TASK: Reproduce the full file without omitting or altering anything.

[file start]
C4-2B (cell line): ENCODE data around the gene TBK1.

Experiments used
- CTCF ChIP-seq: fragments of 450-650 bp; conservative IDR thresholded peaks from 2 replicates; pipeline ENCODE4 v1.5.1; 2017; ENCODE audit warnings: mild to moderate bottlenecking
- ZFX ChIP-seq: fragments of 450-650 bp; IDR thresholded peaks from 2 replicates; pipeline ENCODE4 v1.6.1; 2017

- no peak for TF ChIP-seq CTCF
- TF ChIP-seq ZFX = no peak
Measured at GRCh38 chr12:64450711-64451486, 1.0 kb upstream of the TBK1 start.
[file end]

C4-2B (cell line): ENCODE data around the gene TBK1.

Experiments used
- CTCF ChIP-seq: fragments of 450-650 bp; conservative IDR thresholded peaks from 2 replicates; pipeline ENCODE4 v1.5.1; 2017; ENCODE audit warnings: mild to moderate bottlenecking
- ZFX ChIP-seq: fragments of 450-650 bp; IDR thresholded peaks from 2 replicates; pipeline ENCODE4 v1.6.1; 2017

- no peak for TF ChIP-seq CTCF
- TF ChIP-seq ZFX = no peak
Measured at GRCh38 chr12:64450711-64451486, 1.0 kb upstream of the TBK1 start.